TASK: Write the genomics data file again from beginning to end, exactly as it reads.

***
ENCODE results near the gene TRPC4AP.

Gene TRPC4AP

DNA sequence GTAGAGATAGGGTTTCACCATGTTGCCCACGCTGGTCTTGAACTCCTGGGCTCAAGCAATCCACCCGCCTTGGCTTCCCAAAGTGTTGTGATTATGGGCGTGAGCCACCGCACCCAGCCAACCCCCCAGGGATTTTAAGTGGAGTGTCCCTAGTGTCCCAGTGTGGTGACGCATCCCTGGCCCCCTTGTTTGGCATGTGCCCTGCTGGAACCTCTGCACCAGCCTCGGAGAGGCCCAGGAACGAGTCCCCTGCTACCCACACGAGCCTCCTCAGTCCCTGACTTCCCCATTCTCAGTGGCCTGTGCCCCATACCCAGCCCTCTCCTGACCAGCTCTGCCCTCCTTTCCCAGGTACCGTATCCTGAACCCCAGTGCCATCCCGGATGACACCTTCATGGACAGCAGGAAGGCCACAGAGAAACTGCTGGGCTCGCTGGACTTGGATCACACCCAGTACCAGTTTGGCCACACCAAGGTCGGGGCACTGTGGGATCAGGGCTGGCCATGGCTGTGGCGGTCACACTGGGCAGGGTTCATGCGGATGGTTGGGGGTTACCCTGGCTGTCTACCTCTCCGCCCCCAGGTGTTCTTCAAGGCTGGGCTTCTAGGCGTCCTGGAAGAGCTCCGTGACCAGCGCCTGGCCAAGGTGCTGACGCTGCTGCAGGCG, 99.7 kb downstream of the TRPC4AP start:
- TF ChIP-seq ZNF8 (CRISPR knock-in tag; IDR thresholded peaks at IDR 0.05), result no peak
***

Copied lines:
ENCODE results near the gene TRPC4AP.

Gene TRPC4AP

DNA sequence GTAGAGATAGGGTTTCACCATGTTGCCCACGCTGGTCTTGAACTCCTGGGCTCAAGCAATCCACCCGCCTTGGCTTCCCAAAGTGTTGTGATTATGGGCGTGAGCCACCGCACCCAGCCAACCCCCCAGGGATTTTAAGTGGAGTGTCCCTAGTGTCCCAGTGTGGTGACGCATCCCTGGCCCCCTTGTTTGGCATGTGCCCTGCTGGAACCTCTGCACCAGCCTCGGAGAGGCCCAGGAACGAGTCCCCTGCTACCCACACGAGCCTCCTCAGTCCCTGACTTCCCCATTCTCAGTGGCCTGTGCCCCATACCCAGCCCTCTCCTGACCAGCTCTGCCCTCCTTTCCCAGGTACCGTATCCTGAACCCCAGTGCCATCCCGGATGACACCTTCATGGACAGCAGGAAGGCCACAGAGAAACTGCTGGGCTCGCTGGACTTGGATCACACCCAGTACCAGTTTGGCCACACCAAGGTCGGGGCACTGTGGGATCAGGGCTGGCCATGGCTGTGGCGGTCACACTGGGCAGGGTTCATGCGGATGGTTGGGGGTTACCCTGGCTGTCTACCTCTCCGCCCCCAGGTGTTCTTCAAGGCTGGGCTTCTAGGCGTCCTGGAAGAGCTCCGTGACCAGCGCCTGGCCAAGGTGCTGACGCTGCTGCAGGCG, 99.7 kb downstream of the TRPC4AP start:
- TF ChIP-seq ZNF8 (CRISPR knock-in tag; IDR thresholded peaks at IDR 0.05), result no peak